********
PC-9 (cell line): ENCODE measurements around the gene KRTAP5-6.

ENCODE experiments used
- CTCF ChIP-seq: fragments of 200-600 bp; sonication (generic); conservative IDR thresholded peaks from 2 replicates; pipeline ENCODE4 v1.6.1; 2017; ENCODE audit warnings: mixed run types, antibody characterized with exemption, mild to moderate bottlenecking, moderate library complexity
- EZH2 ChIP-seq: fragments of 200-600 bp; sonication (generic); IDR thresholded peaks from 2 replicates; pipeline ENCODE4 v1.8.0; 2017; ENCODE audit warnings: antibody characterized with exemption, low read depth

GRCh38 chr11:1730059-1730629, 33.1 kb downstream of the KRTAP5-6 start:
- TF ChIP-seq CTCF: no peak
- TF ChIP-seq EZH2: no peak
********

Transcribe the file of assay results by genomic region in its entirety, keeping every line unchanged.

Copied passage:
PC-9 (cell line): ENCODE measurements around the gene KRTAP5-6.

ENCODE experiments used
- CTCF ChIP-seq: fragments of 200-600 bp; sonication (generic); conservative IDR thresholded peaks from 2 replicates; pipeline ENCODE4 v1.6.1; 2017; ENCODE audit warnings: mixed run types, antibody characterized with exemption, mild to moderate bottlenecking, moderate library complexity
- EZH2 ChIP-seq: fragments of 200-600 bp; sonication (generic); IDR thresholded peaks from 2 replicates; pipeline ENCODE4 v1.8.0; 2017; ENCODE audit warnings: antibody characterized with exemption, low read depth

GRCh38 chr11:1730059-1730629, 33.1 kb downstream of the KRTAP5-6 start:
- TF ChIP-seq CTCF: no peak
- TF ChIP-seq EZH2: no peak